Taking the Bazaars out of the Cathedral
As the success of Linux, Apache and other open software grows, corporate participation in open-source projects and use of open-source software is likewise increasing. Not surprisingly, so are the attacks from open source's critics. After dismissing open source as a fringe movement for years, these critics now seek to thwart its growing success by, among other things, casting doubts upon the economic viability of open-source business models.
These criticisms--that open-source business models are built on nothing more than the hope that by giving software away vendors will be able to sell users something else, such as service and support--raise some fundamental questions, such as:
What is the motivation behind developing open-source software?
Why are big companies joining and initiating open-source efforts?
Why would a software Goliath request the protection of law against an open-source David, from the same government that intends to penalize that company for antitrust violations?
Are any of the companies involved really profiting from open source?
There are some easy, emotionally satisfying answers to the questions above, such as "The good side is winning, and volunteers working for free will save the software world." But reality is rarely so simple, and economic reality never is. Businesses (at least those that survive) do things because it is in their interest to do them.
Are there volunteers who work on software for free? Of course. Do they derive some benefit from that? We'll answer that in a moment. But no matter how many volunteers are involved, there are probably not enough to write all the code needed in the world. So even though open-source adoption is growing rapidly, it is not realistic to forecast the imminent demise of commercial software. However, the definition of what constitutes viable commercial software is changing dramatically.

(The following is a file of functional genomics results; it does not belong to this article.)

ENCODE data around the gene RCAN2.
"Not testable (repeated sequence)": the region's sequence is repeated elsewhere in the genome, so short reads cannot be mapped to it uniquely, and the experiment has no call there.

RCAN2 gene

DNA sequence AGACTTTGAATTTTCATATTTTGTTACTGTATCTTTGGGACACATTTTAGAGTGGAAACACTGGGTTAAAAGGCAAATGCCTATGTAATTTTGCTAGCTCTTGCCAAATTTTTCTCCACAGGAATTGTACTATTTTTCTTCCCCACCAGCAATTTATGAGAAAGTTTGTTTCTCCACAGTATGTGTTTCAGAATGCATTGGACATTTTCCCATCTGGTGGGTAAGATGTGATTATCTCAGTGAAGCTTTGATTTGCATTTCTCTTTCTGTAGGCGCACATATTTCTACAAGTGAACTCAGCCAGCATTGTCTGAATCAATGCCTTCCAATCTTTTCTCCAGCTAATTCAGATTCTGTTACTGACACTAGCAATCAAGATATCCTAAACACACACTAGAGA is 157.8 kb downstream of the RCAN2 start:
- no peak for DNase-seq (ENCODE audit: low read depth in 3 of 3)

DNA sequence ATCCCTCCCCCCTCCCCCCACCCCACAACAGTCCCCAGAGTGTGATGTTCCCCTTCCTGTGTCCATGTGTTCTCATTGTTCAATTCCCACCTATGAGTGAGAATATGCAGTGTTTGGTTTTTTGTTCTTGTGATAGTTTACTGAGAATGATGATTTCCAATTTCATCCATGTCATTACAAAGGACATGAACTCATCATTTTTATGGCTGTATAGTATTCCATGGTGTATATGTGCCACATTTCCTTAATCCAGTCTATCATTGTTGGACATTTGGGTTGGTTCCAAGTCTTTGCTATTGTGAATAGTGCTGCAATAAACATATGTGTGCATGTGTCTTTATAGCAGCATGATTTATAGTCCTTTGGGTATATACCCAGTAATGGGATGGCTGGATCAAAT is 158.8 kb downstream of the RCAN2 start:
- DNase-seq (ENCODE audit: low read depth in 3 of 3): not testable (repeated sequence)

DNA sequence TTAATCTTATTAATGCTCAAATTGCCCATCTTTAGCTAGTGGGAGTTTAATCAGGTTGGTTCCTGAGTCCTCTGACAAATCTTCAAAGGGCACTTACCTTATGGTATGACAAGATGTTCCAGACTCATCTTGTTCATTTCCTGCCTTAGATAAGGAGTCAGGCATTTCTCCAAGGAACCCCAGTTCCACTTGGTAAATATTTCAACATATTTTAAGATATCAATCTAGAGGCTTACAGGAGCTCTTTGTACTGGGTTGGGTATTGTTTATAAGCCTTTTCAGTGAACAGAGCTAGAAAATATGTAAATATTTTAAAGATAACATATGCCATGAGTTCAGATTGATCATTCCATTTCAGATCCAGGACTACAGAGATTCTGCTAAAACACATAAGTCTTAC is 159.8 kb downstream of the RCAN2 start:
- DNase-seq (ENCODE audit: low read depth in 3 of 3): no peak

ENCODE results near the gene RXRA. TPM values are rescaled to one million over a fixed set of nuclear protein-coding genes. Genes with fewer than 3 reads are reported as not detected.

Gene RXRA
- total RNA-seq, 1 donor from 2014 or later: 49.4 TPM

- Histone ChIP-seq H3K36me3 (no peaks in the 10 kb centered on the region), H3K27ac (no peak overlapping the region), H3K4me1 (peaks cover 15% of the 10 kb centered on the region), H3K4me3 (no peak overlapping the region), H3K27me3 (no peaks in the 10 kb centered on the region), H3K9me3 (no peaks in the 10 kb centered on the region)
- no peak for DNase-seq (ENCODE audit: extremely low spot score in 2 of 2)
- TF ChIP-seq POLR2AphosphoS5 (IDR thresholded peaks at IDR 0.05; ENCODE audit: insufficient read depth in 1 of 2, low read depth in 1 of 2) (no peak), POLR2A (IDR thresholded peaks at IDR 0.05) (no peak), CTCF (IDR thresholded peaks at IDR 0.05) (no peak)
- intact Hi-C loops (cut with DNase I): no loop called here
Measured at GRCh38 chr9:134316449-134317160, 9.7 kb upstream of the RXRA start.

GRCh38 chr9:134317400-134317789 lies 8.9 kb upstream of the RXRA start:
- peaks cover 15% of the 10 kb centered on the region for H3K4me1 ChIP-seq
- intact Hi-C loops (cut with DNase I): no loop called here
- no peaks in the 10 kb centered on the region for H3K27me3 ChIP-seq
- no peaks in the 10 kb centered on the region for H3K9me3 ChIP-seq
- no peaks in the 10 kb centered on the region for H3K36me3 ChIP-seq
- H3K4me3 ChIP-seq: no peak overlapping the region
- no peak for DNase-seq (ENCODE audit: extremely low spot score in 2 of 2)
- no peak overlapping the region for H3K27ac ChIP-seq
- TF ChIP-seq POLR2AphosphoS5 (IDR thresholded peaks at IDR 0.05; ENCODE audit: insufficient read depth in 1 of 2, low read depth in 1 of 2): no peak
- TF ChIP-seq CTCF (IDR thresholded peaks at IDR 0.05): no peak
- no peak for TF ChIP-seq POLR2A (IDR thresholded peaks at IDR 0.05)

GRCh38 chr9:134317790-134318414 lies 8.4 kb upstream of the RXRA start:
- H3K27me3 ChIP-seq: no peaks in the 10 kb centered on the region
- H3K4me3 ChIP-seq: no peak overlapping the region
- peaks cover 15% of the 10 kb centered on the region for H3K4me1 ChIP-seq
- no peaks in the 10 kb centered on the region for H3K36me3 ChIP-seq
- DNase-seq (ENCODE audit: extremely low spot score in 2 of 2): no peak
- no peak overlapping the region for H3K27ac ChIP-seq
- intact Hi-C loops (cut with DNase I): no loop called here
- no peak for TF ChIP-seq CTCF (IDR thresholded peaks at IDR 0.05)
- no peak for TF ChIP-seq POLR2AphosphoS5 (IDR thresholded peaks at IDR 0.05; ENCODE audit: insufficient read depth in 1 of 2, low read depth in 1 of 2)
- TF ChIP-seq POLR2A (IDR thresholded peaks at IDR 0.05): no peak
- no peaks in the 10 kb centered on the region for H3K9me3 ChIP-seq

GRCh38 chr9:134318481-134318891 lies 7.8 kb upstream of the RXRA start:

At the dawn of the Open Source movement, writer Eric S. Raymond made an interesting business case for open-software development in his essay "The Cathedral and the Bazaar." That was several years ago, before Netscape, influenced by that essay, made its landmark move of releasing the Navigator source code and starting the open-source Mozilla web browser project that recently produced Netscape Navigator 6. We'll take a complementary approach to Raymond's, addressing these issues from the perspective of economic theory, in a world where there is increasing corporate involvement in open source.
Let's start with an analysis of the current state. In the world of PC-based software, Microsoft enjoys what's called a "natural monopoly". There is nothing unusual about this situation; in some areas of economic life, there are circumstances that naturally lead to a monopoly. In software, a number of the criteria are satisfied:
Barriers to entering the market--if a company is already using an implementation of something they need, it is very hard to convince them to start using a different one.
Barriers for competition--patents, proprietary (non-open) standards, etc., limit a potential competitor's ability to exploit the innovations of those with whom they would compete.
As a vendor's business grows, the average cost for reproducing software decreases--this is perhaps the most important criterion. With downloadable software, it is cost-free to produce as many copies of the software as you want, and each download reduces the unit cost for producing that software.
So each unit of software shipped both reduces the vendors' per-unit cost, and each unit increases the barrier to competition. The economics of such a situation dictate that the vendor will be motivated to produce more and more, to gain greater and greater market share and ideally eliminate all competitors. It is predictable that there will be only one winner of such a battle if the average cost is decreasing.
There are three primary ways for a natural monopolizer to defeat its competitors: first, it can buy the small ones. Second, it can start a price war of attrition with the larger competitors. With everyone selling their products without a profit, or perhaps even at a loss, someone will eventually have to give up and concede defeat. The third way to defeat competitors is to secure legal protection against them.
The current monopoly holder in PC software has tried all three approaches, its behavior exactly matching economic theory. It buys a lot of small companies. It sells its products for relatively low prices. And, true to this model, Microsoft is currently agitating for the US government to impose a ban on its greatest competitor--open-source software--and initiated a PR campaign to brand it as "un-American" and a threat to business and intellectual property.